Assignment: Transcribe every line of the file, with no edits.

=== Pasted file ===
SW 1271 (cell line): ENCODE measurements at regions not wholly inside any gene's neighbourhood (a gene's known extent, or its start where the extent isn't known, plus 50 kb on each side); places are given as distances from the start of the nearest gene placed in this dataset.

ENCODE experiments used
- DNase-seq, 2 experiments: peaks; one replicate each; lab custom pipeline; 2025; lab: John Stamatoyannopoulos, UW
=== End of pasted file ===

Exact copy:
SW 1271 (cell line): ENCODE measurements at regions not wholly inside any gene's neighbourhood (a gene's known extent, or its start where the extent isn't known, plus 50 kb on each side); places are given as distances from the start of the nearest gene placed in this dataset.

ENCODE experiments used
- DNase-seq, 2 experiments: peaks; one replicate each; lab custom pipeline; 2025; lab: John Stamatoyannopoulos, UW